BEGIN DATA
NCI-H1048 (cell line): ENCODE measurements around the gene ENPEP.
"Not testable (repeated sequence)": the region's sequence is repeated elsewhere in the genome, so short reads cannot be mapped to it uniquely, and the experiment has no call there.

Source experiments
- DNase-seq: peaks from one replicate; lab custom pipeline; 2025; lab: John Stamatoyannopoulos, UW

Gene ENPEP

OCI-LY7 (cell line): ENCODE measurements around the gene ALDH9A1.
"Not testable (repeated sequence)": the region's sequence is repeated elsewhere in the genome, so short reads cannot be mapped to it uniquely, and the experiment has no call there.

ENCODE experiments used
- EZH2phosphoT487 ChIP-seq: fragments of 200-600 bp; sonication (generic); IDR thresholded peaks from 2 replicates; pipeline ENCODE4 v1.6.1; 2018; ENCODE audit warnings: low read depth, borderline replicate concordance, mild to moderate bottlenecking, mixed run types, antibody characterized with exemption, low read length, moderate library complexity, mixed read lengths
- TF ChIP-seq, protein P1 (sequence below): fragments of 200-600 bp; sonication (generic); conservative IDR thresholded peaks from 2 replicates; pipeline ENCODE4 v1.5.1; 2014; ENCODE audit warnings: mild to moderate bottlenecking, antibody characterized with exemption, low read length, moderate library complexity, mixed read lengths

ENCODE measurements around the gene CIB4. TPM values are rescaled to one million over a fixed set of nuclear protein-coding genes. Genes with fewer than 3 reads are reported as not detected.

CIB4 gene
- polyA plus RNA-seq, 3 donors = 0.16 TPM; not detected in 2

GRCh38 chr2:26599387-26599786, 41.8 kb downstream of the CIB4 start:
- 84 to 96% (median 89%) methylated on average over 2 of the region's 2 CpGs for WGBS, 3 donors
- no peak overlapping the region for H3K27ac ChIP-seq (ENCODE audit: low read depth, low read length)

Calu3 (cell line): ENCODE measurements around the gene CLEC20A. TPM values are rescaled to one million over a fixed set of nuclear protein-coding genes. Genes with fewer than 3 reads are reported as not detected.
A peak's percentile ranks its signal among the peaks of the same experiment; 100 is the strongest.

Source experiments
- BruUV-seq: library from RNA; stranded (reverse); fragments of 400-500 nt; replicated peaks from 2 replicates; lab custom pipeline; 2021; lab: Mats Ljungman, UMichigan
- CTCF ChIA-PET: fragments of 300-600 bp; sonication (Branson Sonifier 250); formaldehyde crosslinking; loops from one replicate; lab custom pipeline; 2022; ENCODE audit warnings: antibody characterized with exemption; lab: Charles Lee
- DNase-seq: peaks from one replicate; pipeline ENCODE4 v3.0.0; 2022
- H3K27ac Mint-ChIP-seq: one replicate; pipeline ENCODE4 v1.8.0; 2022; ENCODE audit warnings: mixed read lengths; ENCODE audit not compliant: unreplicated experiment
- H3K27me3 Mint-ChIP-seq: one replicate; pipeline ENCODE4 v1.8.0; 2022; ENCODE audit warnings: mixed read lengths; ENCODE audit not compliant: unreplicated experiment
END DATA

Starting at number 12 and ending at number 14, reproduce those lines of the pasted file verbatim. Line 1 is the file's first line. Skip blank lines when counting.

CIB4 gene
- polyA plus RNA-seq, 3 donors = 0.16 TPM; not detected in 2

GRCh38 chr2:26599387-26599786, 41.8 kb downstream of the CIB4 start: